There are plenty of apps available that can help you with this. For example, Trello is a very popular tool for task management and you can organise your tasks on a calendar to help you see what's coming up a little more easily. There are also tools like Harvest and Clockify which are great for time management. It can be really helpful to know exactly how long certain tasks are taking you when organising your work for the weeks ahead.
Communication is one of the most important skills a remote worker can learn. It’s crucial that you and your colleagues are on the same page when you’re not in the same room. Let your manager know if you need any extra support rather than letting a problem build up and get out of control.
While we’re lacking a little social interaction at the moment, booking in some team building calls with colleagues or even some after work chats wouldn’t go amiss. Reconnecting socially with the team could help to beat those blues and drum up a bit of enthusiasm.
It’s been a very difficult year all round and it’s important that we don’t bottle it up. If you’re struggling, it’s okay to talk about it. If you do, you’ll likely find that you’re not alone. It can be better to do this by speaking to someone in person or over the phone rather than by texting or messaging someone.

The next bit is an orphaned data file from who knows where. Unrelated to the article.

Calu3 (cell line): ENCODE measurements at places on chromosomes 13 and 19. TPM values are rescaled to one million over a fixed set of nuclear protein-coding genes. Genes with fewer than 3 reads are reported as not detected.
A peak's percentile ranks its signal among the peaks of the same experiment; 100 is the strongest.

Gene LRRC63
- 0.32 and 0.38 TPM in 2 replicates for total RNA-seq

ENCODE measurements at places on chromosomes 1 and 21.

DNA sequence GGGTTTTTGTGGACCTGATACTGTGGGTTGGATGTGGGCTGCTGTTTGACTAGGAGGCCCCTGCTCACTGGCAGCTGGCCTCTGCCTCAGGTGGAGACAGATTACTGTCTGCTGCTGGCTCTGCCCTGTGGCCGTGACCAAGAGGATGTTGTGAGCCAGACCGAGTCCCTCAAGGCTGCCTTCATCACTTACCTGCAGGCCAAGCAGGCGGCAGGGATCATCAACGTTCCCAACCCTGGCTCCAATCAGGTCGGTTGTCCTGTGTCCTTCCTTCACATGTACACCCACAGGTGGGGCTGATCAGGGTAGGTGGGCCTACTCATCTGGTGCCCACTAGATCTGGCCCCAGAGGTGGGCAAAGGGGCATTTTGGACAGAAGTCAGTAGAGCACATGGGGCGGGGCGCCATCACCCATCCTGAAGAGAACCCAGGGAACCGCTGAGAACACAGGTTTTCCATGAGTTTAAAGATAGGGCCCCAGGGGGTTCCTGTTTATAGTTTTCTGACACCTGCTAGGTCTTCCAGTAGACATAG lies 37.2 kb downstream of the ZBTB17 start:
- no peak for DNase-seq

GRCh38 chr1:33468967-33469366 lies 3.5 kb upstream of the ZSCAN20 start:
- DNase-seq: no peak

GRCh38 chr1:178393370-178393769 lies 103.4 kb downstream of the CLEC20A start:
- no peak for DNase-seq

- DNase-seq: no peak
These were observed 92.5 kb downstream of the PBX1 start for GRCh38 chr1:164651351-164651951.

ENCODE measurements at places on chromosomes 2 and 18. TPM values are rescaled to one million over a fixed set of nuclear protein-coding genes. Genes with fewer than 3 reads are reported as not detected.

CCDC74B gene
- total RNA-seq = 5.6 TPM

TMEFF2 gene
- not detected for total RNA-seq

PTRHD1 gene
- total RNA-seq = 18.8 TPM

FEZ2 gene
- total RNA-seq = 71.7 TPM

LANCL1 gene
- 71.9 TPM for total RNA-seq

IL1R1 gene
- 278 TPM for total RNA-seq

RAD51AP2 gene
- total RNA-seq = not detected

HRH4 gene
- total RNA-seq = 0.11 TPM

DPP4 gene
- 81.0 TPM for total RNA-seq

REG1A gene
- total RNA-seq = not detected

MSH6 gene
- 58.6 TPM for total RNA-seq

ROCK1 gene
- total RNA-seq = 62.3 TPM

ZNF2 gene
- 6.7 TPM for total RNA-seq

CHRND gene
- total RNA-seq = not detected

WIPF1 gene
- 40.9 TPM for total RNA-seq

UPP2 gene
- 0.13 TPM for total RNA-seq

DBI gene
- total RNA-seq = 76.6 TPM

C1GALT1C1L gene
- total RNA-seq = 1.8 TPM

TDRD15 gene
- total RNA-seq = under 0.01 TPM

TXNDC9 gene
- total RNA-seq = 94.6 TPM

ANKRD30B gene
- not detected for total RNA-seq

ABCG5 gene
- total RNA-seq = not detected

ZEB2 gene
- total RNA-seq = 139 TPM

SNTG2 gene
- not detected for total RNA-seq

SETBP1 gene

5. Organise something to look forward to
This doesn’t have to be something big like a holiday, which could easily end up being cancelled with things as they are. This could just be something like a video call with friends at the end of the week or ordering your favourite takeaway and having a cosy movie night. If you do have your heart set on a holiday, start saving now so that when it does come time to start booking trips, you can really treat yourself.
6. Look after yourself
As well as focusing on your mental wellbeing, pay attention to your physical wellbeing. Exercise can do wonders for shifting mood and boosting endorphins. It’s likely that you’ve been sitting around and perhaps watching a bit more TV than usual given the restrictions currently in place. If that’s the case, try and fit in some activities that will raise your heart rate and hopefully your mood too.
Eating well can also help keep you feeling good physically which can have a knock-on impact on your mood. It can be easy to stick to those comforting carb-filled favourites at this time of year but try and mix in some veg-packed meals too. Cooking some meals from scratch, rather than just transferring something from the freezer to the oven can help give you a break from work too. It will get you away from your desk and allow you to focus on something else.
With the short winter days, cold and gloomy weather and the excitement of Christmas behind us, it can be very easy to be swept up in the post-holiday blues in January. When this happens, it’s very important to look after yourself both mentally and physically. Look ahead and get organised for the coming months at work and plan some things to look forward to during your weekends and time off. Reassess your work-life balance and think about what is and isn’t working for you in your remote set-up. Keep communicating with your colleagues and with your friends and family, especially at a time when we are physically distancing ourselves from each other.